= Depreciable Amount * (Remaining Useful Life at the Start of Year / Sum of Year’s Digits)

Calculation through units of production:

Example: Ali has a book-printing business and he depreciates his printer on unit basis. It was expected that the current printer has a capacity of 100,000 pages when bought 2 years ago at a cost of $10,000.

Ali had a total production of 35,000 pages this year. Calculate his annual depreciation for the year. The formula for calculating annual depreciation through this method is:

Depreciable amount * (Units Produced This Year / Expected Units of Production)

Where, depreciable amount is cost less scrap value, as mentioned above.

Hence Ali should book a depreciation expense of $3,500 based on the calculation shown below:

Calculation through double declining method:

Example: Ali purchased a scanner a year ago in 2018 for $8,500 and estimated scrap value of $500.

He has a policy of charging depreciation at a rate of 15% at reducing balance method. Calculate his annual depreciation expense for the year ended 2019.

Formula to calculate depreciation through double declining method is:

(Not Book Value – Scrap value) * Depreciation rate

Where, NBV is cost less accumulated depreciation.

Hence, the depreciation expense for 2018 was (8500-500) *15% = $1200.

The opening NBV for 2019 would be $7,300 (8500 – 1200). The depreciation expense for 2019 shall be $1,020 according to the working shown below: (7300 – 500) * 15% = $1,020

How to Use MACRS Depreciation

Depreciation is the loss of value over time for a physical item purchased for a business. The Internal Revenue Service (IRS) allows deductions for depreciation so that business owners can recover expenditures they made for the purpose of earning income.

Medical Equipment Useful Life

The IRS classifies items, called fixed assets, and assumes a period of useful life. Office furniture, for example, including desks, chairs, lamps and literature racks, are assumed to have a useful life of seven years. Computers and medical equipment are assumed to have a useful life of five years.

The Straight-Line Method

The straight-line method is preferred by many taxpayers to calculate depreciation because it is easy to calculate. Each year is the same over the useful life of an asset. Here is the formula for straight-line depreciation:

Straight Line Basis = (Purchase Price of Asset – Salvage Value) / Estimated Useful Life of the Asset

For example, say you purchased a piece of medical equipment for $10,000. The IRS allows for a five-year useful life of the equipment. After five years, the equipment has a salvage value of $500.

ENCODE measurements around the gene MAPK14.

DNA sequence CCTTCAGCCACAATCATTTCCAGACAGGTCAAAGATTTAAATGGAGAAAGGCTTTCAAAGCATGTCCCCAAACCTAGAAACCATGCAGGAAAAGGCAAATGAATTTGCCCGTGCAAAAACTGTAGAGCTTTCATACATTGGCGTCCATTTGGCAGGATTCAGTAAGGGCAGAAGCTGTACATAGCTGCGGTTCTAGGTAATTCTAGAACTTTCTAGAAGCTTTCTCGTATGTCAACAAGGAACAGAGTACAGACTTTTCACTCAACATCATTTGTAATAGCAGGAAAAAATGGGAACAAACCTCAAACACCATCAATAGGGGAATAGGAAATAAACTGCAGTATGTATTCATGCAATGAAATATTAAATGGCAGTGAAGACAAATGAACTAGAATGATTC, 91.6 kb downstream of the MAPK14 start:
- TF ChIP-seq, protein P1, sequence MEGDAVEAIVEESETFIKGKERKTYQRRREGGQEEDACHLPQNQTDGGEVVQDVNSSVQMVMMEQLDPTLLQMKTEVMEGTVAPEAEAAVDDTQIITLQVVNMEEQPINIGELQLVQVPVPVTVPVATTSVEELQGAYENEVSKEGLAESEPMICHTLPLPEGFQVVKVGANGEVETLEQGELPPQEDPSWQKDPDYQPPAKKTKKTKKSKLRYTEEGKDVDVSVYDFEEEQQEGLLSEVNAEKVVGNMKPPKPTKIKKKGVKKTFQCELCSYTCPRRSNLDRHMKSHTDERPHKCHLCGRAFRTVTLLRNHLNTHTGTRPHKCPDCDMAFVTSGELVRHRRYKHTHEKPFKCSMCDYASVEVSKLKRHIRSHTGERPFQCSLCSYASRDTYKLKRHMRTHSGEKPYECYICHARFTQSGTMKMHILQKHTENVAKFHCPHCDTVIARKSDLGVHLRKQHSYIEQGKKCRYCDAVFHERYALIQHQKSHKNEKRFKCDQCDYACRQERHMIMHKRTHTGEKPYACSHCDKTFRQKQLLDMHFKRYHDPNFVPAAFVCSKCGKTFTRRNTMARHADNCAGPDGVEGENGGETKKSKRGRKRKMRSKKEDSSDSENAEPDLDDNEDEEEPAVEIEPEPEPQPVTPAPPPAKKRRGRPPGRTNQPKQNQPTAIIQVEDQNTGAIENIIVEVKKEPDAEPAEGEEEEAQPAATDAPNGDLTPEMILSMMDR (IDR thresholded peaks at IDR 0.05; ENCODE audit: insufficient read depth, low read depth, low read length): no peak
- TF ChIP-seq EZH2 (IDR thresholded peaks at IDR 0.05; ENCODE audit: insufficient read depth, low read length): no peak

The straight-line basis equals $1,900 [(10,000 – $500)/5 years]. You can deduct $1,900 per year for the five-year useful life period, until $500 is left on the books as the value of the item.

IRS Section 179 Deductions

IRS Section 179 allows for some flexibility in taking deductions for depreciation, including depreciation on medical equipment. Suppose you have record earnings in the year you purchase the equipment. Suppose, too, that by significantly lowering your tax bill, you could purchase more equipment or hire more people. The IRS allows you to deduct the full cost of the purchase price of an asset in the first year. Doing so, however, means that there will be no deductions for depreciation of the asset in subsequent years.

Modified Accelerated Cost Recovery System

The Modified Accelerated Cost Recovery System (MACRS) allows you to take a bigger deduction for depreciation on medical equipment for the early years in the life of an asset. Table A-1 in IRS Publication 946 shows depreciation percentages allowed under MACRS for assets with a useful life of three, five, seven, 10, 15 and 20 years. The IRS uses the half-year convention for these assets, meaning that, no matter when the asset was put into service, it is assumed that the in-service date is mid-year. This assumption effectively provides an additional year of the depreciation deduction.

Medical equipment’s useful life is assessed at five years. The MACRS schedule for depreciation on that medical equipment is as follows:

  • Year 1 (second half of the year): 20%
  • Year 2: 32%
  • Year 3: 19.20%
  • Year 4: 11.52%
  • Year 5: 11.52%
  • Year 6 (first half of the year): 5.76%

For example, an asset costing $120,000 with a salvage value of $20,000 would see a depreciation of $100,000 over the depreciation period, as follows:

  • Year 1: $20,000 deduction
  • Year 2: $32,000 deduction
  • Year 3: $19,200 deduction
  • Year 4: $11,520 deduction
  • Year 5: $11,520 deduction
  • Year 6: $5,760 deduction

After 6 years, $100,000 of the purchase price of the equipment is recovered.

The Right Depreciation Method for Your Business

Depreciation allows you to reduce the amount of taxes owed in a year or over a period of years. Consider whether it is better to offset earnings in one year or over the useful life of an asset. Each of the depreciation methods described has both advantages and disadvantages. A new business, for example, might benefit from higher deductions in the beginning when earnings aren’t as high. An established business might employ the straight-line method to simplify calculations.